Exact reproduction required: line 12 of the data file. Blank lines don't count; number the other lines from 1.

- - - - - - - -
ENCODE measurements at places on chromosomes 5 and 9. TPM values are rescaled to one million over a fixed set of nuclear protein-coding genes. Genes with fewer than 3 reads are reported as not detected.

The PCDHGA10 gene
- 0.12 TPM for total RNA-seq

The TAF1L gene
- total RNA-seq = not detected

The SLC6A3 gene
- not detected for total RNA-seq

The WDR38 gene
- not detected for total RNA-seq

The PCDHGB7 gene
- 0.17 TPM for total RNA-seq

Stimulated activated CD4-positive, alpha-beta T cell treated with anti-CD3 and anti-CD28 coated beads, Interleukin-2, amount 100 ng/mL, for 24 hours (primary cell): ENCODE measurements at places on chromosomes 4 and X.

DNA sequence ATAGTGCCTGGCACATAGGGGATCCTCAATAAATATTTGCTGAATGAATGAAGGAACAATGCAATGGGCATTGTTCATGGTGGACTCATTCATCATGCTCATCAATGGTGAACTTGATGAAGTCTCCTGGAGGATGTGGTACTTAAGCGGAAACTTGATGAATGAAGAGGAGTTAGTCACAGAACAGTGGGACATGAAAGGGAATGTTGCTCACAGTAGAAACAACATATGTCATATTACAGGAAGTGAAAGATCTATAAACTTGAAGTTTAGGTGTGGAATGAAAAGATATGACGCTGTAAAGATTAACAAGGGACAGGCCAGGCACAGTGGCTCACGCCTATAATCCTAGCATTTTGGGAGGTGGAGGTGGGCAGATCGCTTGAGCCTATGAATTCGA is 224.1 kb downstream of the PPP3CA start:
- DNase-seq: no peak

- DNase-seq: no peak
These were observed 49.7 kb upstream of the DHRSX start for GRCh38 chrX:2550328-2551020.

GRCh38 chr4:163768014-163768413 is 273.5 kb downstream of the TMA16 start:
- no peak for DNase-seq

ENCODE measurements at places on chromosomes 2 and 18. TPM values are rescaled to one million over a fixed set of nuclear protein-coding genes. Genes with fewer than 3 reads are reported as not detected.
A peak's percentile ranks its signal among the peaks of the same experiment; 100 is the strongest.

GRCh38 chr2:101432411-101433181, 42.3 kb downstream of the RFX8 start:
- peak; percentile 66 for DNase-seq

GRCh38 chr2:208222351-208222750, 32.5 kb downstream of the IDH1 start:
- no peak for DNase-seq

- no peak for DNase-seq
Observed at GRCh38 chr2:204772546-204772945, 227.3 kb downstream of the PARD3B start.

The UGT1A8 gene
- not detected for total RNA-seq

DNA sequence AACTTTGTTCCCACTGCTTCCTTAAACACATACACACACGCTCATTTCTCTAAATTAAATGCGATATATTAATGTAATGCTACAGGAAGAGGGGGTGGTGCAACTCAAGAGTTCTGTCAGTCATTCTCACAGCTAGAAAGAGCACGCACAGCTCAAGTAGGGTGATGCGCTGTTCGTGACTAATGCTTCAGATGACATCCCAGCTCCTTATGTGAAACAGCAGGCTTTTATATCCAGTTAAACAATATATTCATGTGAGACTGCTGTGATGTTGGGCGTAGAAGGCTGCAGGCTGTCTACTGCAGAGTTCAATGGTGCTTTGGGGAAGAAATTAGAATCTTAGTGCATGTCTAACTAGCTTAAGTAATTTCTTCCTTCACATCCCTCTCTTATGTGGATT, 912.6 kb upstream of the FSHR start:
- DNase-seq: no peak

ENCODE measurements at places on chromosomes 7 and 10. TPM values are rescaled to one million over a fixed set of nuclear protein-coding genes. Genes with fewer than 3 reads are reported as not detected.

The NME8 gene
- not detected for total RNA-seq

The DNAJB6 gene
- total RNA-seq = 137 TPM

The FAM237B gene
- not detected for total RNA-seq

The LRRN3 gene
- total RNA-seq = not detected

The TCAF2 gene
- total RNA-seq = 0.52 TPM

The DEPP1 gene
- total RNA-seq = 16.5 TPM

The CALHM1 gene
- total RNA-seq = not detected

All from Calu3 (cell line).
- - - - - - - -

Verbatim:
Stimulated activated CD4-positive, alpha-beta T cell treated with anti-CD3 and anti-CD28 coated beads, Interleukin-2, amount 100 ng/mL, for 24 hours (primary cell): ENCODE measurements at places on chromosomes 4 and X.